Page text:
The Belgrade NIN weekly appeared on stands on Thursday with an almost blank cover page which drew an avalanche of criticism after announced on social networks on Wednesday because it showed an old photo of Serbia's President Aleksandar Vucic at arms fair with a sniper barrel pointing at him, N1 reported.
The cover page is said to have been especially sensitive because Serbia is a country where Prime Minister Zoran Djindjic was assassinated by a sniper in March 2003.
"Although the cover page is changed the content of the 'Arms affair: Who is destroying Krusik' story remains untouched," Ringier Axel Springer, NIN publisher, said in a statement.
The state Tanjug agency said the photo wasn't theirs but cropped to eliminate the two-thirds of the original.
The agency said it had never published such a photo, but that NIN took only one frame from the original, focusing on the sniper pointing at Vucic.
NIN's editor-in-chief Milan Culibrk said later on Thursday the weekly would be printed with blank cover page in its further editions to avoid "someone's talks about the photo." He added the editorial board made a compromise with the publisher who saw the photo as inappropriate, "what it doesn't seem to us," to publish a blank cover page. "If the photo bothers you, I hope the text will trouble you even more," Culibrk told Insajder.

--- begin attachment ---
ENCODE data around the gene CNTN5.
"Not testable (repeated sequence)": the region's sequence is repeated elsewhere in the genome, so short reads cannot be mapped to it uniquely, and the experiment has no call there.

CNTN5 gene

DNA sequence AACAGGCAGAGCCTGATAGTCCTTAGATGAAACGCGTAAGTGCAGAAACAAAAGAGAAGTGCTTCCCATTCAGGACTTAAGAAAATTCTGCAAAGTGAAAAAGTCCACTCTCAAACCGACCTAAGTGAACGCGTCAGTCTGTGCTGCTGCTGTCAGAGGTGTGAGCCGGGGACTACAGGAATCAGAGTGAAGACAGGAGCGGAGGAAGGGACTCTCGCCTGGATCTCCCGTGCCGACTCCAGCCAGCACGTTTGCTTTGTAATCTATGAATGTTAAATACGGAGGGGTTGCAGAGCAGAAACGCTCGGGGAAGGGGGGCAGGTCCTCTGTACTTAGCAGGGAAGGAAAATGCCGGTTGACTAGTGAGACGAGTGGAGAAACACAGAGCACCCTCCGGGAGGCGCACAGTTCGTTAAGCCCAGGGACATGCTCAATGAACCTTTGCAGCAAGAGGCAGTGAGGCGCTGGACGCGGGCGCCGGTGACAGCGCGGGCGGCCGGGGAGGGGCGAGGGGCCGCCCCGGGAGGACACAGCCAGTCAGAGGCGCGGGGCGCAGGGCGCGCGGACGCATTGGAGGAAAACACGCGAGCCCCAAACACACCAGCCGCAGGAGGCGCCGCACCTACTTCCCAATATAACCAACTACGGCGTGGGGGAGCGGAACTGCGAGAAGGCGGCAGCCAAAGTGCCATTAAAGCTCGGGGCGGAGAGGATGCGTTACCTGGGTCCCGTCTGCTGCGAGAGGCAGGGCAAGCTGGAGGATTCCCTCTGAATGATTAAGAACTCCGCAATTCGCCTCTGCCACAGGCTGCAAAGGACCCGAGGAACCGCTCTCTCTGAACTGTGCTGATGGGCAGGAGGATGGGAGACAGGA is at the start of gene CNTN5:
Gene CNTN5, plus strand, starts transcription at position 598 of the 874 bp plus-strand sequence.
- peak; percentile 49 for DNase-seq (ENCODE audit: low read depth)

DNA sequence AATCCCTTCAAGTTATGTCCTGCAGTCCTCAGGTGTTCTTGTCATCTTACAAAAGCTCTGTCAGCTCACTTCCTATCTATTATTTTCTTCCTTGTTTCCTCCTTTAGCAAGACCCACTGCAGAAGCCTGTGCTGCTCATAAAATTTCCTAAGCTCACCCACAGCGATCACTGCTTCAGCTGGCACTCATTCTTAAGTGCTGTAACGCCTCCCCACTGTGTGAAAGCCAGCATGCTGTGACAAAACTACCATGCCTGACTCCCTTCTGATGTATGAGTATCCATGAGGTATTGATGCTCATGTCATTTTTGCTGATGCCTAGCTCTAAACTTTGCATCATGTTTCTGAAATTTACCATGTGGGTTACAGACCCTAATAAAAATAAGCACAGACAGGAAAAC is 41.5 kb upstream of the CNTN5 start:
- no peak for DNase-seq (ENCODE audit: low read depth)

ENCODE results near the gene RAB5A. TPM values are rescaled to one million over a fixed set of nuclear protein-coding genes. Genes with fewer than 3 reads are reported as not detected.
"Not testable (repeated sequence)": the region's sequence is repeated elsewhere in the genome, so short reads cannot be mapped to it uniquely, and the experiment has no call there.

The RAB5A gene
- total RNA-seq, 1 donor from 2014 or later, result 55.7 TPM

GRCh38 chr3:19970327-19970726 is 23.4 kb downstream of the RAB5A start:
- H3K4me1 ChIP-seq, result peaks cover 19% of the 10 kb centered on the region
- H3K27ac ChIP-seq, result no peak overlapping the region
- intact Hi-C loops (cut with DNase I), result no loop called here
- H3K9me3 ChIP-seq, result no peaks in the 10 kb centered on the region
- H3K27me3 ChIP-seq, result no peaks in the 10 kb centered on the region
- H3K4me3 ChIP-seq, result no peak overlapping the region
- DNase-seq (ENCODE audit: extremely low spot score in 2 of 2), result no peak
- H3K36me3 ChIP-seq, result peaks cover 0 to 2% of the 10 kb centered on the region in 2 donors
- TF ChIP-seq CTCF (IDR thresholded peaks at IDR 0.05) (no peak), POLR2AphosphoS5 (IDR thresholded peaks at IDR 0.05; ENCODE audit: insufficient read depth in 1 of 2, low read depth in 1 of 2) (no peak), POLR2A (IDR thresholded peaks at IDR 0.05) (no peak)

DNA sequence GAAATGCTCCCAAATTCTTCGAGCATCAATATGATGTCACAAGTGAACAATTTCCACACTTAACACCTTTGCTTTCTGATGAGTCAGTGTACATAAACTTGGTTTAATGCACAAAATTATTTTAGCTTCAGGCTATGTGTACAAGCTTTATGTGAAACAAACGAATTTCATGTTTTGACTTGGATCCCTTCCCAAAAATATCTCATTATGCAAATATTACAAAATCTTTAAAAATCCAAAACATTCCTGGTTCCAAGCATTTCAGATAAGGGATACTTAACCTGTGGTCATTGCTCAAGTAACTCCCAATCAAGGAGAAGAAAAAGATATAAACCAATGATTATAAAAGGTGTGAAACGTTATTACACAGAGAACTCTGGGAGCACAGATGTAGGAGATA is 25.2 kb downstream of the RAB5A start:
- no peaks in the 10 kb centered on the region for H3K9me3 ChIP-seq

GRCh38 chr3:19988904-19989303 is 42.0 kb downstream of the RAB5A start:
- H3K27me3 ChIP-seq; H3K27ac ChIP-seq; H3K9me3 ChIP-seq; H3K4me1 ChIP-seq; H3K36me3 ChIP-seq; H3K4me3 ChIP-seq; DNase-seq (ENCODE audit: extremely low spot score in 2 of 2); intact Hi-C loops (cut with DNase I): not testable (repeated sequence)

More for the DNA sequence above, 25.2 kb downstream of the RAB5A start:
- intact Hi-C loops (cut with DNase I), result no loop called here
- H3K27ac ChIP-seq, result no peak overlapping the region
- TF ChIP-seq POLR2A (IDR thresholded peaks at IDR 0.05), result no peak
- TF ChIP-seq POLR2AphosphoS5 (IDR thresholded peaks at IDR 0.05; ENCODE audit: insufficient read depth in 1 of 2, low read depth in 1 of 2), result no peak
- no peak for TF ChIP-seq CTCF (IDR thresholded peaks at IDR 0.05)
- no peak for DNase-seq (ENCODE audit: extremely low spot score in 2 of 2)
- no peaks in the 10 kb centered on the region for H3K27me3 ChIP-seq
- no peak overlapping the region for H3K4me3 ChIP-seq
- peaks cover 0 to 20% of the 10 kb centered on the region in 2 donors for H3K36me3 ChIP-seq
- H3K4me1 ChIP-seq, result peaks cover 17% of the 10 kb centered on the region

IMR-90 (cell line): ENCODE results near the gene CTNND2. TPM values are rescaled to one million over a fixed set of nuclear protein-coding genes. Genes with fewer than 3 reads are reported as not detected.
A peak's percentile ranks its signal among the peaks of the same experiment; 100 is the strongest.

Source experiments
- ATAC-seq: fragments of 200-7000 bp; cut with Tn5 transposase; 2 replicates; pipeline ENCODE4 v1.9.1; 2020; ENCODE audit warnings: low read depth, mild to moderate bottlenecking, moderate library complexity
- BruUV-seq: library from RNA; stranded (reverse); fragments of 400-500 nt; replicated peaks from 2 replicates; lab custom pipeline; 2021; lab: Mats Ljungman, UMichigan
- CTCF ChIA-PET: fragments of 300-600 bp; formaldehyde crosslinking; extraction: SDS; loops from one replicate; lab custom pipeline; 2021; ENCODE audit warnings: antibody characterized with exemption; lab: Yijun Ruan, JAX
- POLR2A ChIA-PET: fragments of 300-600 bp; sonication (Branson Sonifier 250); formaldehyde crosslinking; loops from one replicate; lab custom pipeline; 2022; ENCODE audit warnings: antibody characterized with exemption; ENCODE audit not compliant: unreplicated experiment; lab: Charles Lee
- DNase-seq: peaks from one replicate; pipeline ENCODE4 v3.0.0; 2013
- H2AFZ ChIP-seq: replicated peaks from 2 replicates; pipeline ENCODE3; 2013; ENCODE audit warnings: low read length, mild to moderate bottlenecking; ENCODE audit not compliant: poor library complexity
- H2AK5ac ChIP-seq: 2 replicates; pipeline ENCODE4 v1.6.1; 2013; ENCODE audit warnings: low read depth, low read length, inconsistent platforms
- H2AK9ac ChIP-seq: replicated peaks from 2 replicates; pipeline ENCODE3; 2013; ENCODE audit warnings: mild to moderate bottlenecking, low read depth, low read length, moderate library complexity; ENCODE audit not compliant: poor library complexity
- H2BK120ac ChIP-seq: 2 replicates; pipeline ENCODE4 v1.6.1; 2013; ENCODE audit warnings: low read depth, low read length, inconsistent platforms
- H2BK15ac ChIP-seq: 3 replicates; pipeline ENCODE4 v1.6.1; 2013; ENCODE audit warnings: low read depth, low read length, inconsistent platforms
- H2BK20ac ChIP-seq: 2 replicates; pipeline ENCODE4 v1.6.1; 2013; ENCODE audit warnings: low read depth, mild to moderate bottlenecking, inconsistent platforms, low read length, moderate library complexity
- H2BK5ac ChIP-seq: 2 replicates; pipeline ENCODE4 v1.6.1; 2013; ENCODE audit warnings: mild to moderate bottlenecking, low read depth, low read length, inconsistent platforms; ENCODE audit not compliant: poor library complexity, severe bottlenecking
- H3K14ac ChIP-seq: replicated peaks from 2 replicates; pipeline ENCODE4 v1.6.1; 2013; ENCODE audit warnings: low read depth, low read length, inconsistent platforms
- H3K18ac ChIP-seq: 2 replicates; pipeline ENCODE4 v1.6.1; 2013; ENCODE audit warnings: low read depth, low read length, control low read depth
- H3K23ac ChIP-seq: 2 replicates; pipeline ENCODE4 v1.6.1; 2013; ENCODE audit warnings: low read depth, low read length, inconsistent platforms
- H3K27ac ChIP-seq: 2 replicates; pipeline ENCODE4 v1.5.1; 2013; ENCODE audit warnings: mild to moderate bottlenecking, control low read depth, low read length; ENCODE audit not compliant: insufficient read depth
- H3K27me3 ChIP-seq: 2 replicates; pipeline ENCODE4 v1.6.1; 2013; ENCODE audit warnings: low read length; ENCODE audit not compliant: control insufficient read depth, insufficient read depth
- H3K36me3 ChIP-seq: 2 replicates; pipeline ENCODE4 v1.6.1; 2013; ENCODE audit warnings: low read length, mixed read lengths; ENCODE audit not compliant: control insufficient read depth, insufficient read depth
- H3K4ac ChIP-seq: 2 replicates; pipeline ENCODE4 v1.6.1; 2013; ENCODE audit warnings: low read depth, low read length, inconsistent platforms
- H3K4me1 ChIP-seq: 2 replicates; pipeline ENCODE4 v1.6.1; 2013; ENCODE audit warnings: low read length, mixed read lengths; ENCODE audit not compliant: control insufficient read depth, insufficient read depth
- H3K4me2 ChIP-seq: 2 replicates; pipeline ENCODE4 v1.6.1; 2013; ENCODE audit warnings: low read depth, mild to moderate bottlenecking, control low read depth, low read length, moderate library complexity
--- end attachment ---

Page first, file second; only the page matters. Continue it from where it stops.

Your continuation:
He said it was not the first time. "Go on with doing that. While you are pointing a sniper at me, I'll try to point a tip of a pen at some part of Serbia where we will build new roads and factories."
"I agree with NIN's headline in every sense. Firstly, they promoted an excellent sniper. Secondly, it shows in what kind of 'dictatorship' we live," Vucic said alluding to the opposition accusation that he ruled as a dictator.
Prime Minister Ana Brnabic thanked the publisher for showing the responsibility by changing the cover page, but also to the public reactions, including Vucic's opponents.
However, the Union of Serbia's Journalists (UNS) described the withdrawal of the original cover page as "an act of censorship," but added the publishing of the cropped photo was an editorial mistake.
UNS said the censorship showed that the publisher suspended the editorial right to independent policy, regardless of the publisher's right to protect the company's reputation.
The move prompted a Twitter exchange between Brnabic and Tanja Fajon, an MEP and Chair of European Parliament Delegation to Serbia.
I agree that freedom of media means also not to spread hate or violence, but we MUST BE clear: IT IS ESSENTIAL TO CONDEMN SUCH IRRESPONSIBLE JOURNALISM BUT WE SHOULD not MAKE THE MISTAKE TO SAY THIS IS a consequence of the freedom of mediahttps://t.co/D0enZd6rax— Tanja Fajon, mag. (@tfajon)November 28, 2019